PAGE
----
Lee Yong-gu (Ryu Seung-ryong), a mentally challenged single father, wants nothing more but to give her 6-year old daughter Ye-sung (Kal So-won) a Sailor Moon school bag. Alas, that lead him to be in the wrong place at a wrong time. He was falsely accused, tried, and sentenced to death for abduction, rape, and murder of an elementary school girl. Prior to his execution he was detained in maximum security prison in cell no.7 along with other inmates. who helped him by smuggling his daughter in and out of prison to spend time with him during his detainment leading up to his pending execution. Years later, Ye-sung stood in court in attempt to absolve his father of the crime he did not do. girl grows into a young lawyer (Park Shin-hye) set on exonerating her dad with their help. And yes, this is a comedy.
The premise is so preposterous that it can only come from manga fantastical story line. Yet it has proven to be one of the most successful film in south korea, with over 12 million admission and become the third highest admission after Bong Joon-ho The Host (괴물) and 2012 The Thieves (도둑들), and slightly above Masquarade (광해, 왕이 된 남자). But you know what, the kind of absurdity that often found in Japanese dorama or cinema (speaking as a novice in korean cinema) works very well here, the most ridiculous situation become the backdrop of the comic that’s about to unfold.
Using clever lines and physical gags, the film delivers comedy relying on the colorful character of cell no.7. When Yong-gu arrived at the cell with child rape and murder (which is never good) he got the cold shoulder from his cellmates. Even prejudice happened in prison huh? Things get crazy after an incident where he save the life of the leader, Yang-ho (Oh Dal-su) from a violent altercation in the yard. To pay his debt, Yang-ho offers to do anything for Yong-gu, apparently smuggling a child is not out of the question too. Yang-ho and his crew, self-bookish Chun-ho (Park Won-sang), self-injured fraud grandpa Seo (Kim Ki-cheon), secretly sensitive thug Bong-shik (Jung Man-shik), flamboyant Man-beom (Kim Jung-tae) bonded Yong-gu and gained a lesson or two from the young Ye-sung.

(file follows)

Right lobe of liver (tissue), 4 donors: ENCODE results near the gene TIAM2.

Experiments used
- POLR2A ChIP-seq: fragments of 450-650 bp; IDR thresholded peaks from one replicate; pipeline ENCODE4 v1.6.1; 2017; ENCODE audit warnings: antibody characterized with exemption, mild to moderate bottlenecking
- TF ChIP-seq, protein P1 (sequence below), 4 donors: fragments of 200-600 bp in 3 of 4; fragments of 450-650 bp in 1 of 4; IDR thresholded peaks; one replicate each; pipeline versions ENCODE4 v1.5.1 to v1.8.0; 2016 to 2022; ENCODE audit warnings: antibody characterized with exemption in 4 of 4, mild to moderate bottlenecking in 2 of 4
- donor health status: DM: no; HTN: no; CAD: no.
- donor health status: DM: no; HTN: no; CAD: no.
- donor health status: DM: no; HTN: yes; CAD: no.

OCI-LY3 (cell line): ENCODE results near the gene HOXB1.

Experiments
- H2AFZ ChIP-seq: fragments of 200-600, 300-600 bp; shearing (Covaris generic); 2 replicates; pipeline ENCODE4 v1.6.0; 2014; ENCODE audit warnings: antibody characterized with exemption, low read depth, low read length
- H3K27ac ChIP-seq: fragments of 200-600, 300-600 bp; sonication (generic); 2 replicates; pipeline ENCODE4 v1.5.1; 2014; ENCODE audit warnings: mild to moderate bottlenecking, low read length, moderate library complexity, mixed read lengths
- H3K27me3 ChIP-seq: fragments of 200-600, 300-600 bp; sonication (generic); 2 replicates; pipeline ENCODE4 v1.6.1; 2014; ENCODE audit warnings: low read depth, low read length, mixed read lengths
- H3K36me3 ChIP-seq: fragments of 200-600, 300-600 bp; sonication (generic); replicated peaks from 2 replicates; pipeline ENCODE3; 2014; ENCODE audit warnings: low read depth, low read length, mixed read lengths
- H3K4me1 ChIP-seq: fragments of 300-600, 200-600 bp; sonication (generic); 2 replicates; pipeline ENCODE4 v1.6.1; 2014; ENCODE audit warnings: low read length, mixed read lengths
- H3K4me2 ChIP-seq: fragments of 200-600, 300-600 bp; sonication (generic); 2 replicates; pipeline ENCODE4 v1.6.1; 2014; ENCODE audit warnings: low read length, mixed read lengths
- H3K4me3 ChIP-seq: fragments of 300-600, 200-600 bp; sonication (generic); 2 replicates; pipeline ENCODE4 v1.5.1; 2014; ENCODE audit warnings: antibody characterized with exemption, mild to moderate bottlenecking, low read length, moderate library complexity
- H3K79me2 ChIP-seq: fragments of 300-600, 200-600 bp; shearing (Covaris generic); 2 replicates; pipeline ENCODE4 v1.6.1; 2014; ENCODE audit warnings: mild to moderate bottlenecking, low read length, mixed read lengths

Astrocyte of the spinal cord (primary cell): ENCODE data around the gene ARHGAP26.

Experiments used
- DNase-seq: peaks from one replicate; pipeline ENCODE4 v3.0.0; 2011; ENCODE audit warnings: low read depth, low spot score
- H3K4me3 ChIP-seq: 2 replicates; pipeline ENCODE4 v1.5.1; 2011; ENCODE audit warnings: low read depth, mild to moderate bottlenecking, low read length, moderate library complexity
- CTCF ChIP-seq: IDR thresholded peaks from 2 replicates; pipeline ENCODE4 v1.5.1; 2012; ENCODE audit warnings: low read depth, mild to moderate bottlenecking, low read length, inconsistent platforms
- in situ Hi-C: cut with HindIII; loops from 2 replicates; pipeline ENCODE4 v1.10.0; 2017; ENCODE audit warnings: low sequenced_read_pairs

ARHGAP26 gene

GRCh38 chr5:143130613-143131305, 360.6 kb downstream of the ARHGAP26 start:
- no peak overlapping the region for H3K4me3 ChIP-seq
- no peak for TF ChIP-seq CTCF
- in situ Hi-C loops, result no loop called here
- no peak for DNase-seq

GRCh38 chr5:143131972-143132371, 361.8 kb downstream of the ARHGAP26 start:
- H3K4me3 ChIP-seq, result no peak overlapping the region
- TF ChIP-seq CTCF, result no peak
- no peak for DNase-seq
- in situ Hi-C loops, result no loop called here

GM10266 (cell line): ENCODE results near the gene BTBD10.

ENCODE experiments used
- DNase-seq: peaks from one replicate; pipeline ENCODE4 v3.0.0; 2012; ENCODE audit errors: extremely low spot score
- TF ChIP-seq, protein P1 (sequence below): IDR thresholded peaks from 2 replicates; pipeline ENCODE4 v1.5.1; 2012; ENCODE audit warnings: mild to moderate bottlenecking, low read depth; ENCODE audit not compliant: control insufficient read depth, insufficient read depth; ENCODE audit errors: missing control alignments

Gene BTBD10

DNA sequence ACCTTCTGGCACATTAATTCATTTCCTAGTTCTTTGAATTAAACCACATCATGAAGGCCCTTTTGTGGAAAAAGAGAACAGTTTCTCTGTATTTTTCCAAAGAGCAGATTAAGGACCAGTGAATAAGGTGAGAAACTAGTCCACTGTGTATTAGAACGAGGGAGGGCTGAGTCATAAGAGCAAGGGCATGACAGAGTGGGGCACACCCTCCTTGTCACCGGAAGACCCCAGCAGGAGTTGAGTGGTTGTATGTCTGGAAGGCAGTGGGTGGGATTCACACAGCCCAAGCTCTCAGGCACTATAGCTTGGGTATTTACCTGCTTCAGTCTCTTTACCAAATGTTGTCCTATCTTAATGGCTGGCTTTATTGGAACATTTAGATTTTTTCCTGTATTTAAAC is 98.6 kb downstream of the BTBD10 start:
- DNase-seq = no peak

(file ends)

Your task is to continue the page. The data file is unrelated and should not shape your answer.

The ensamble cast ensure the success comedy here. The cell no.7 inmates provides the best caricature to create any possible hilarity. Kal So-won as the young Ye-sung is adorable portrait of wide-eyed innocence, provides supply of heartwarming and heartrending moments throughout the film. But Ryoo Seung-ryong took the crown with his portrayal of the mentally challenged Yong-gu in delicate balance, not overly melodramatic, not exaggerated, but memorable nevertheless.
Like all korean films that i’ve seen so far (which i can still count with my fingers), most of them usually delivered a well combined issue within a film. In the case of Miracle in Cell no.7 the bias and crippled judicial system that is shown by false incarceration of Yong-gu. Of course watching too much police procedural television made me cringe when they assume Yong-gu’s guilt as he reenact what was a CPR procedure instead of molesting the dead girl. Whatever happens to forensic proofs and post-mortem autopsy? The flawed justice system becomes the source of the film melodrama, most evident in the present timeline of the film as grown up Ye-sung stood in court to exonerate his father and prove his innocence.
Perhaps at the first sight the film ludicrous premise seems unappealing. It has its emotionally cloying moments and sometimes overdone melodrama, despite its initial promise of saccharine, laugh-out-loud comedy. Still, against all odd the contradicting elements actually work and well balanced in the hand of director Lee Hwan-kyung. Miracle in Cell No.7 is a genuine people pleaser that invest in modest accessibility and it possess a great heart disguised under the layer of absurdity. I bawl my eyes out and laughing my arse off, enjoying every minute of the film. Give it a chance and maybe you will too.
MIRACLE IN CELL NO.7 7번방의 선물 (2013)
GENRE Comedy, Drama
DIRECTOR Lee Hwan-kyung | PRODUCER Kim Min-ki, Lee Sang-hun | WRITER Lee Hwan-kyung, Yu Young-a, Kim Hwang-sung, Kim Young-seok | MUSIC Lee Dong-joon | CINEMATOGRAPHER Kim So-youn | EDITOR Choi Jai-geun, Kim So-youn | DISTRIBUTOR NEW | COUNTRY South Korean | RUNNING TIME 127 minutes | RELEASE January 23, 2013
STARRING Ryoo Seung-ryong, Park Shin-hye, Kal So-won, Jung Jin-young, Oh Dal-su, Park Won-sang, Kim Jung-tae, Jung Man-shik, Kim Gi-cheon
The film is part of 2013 Korean Film Festival Screening. Click on the banner bellow to view my other thoughts on the film featured in the festival :)